Journal of Trainology



December 2019; Vol. 8, No. 2: Pages 31-33

Simulating fatigue in squat jumps: A preliminary investigation

Chris A. Bailey, Kimitake Sato


Previous research has shown that fatigue is associated with decreases in performance and may result in joint instability that is associated with injury. Objectives: The purpose of this study was to determine if lightly loaded jumps could simulate fatigue from a lower body kinematic perspective. Design and Methods: Seventeen NCAA DI baseball players (height 1.8 m ± 0.7, body mass 87.5 kg ± 7.9) performed unloaded and lightly loaded (20 kg) squat jumps, while 3D motion capture data were collected via six infrared cameras and reflective markers. Kinematic data included range of motion (ROM), peak angular velocity (PV), position at PV (PPV), peak angular acceleration (PA), and position at PA (PPA) for both the hip and knee as well as jump height (JH). Comparisons between conditions were completed with paired samples t tests, along with Cohen's d effect sizes and 95% confidence intervals. Results: Statistical differences were noted between condition's PV at both joints (hip (p = 0.00, d = 0.63); knee (p = 0.000, d = 0.65) and for PA of the hip (p = 0.002, d = 0.55). A decrement in JH was also noted (p = 0.000, d = 1.13). Conclusions: The results of the current investigation indicate that a 20 kg load is enough to cause jump performance changes similar to those seen with previous research associated with fatigue. This may be particularly useful for coaches and sport scientists seeking to understand how athletes will perform while fatigued.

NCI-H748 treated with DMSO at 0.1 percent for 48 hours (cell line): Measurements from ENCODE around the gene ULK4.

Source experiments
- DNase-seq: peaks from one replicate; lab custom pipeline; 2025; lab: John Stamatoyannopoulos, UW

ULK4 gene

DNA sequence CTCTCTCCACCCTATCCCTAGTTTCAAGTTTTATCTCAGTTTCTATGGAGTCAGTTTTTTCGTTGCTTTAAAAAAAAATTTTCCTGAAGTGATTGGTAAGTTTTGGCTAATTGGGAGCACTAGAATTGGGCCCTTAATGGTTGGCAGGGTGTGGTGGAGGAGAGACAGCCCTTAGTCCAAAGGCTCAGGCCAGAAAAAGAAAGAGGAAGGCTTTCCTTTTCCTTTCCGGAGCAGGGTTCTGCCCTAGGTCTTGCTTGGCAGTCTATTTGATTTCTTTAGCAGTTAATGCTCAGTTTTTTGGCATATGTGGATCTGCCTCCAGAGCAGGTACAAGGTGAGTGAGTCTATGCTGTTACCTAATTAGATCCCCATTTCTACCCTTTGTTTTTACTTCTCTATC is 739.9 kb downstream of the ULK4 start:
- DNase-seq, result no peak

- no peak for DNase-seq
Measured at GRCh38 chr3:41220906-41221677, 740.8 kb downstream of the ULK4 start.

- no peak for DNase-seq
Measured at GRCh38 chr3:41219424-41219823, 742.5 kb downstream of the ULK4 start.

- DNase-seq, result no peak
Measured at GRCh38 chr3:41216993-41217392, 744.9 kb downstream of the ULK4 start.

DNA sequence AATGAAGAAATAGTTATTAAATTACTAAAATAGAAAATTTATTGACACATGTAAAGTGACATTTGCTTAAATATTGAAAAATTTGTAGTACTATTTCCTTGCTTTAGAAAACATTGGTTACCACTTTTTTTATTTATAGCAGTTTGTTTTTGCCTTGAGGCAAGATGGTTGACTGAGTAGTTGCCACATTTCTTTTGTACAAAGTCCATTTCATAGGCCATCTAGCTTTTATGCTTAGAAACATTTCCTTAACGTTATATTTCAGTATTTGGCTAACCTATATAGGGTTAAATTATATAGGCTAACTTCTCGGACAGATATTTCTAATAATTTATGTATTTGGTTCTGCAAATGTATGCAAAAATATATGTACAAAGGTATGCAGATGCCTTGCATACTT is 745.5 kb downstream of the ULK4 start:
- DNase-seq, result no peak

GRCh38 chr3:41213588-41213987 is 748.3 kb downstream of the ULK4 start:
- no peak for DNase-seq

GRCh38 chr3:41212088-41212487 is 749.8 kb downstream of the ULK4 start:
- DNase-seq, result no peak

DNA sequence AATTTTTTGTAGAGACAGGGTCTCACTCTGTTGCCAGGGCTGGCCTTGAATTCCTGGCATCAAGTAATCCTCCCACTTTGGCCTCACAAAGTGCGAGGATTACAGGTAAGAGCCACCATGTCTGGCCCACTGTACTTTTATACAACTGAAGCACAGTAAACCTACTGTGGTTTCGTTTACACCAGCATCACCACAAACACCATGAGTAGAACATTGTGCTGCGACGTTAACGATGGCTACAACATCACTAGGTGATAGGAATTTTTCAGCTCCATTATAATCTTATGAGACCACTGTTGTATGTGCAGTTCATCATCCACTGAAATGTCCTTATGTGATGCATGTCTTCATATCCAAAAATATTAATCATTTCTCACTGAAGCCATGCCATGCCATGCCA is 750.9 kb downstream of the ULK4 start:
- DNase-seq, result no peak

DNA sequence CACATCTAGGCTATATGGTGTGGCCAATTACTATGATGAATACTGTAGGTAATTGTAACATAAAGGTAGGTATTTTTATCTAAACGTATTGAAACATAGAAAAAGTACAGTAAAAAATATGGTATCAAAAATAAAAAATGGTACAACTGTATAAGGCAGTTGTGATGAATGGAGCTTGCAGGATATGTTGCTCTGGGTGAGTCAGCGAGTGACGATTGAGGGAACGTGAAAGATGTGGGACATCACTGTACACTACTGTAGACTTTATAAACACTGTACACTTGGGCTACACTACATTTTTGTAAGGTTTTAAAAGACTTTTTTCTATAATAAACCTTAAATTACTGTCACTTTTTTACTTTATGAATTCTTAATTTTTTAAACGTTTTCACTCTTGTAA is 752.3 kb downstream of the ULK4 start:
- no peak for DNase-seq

Received October 2, 2019; accepted December 5, 2019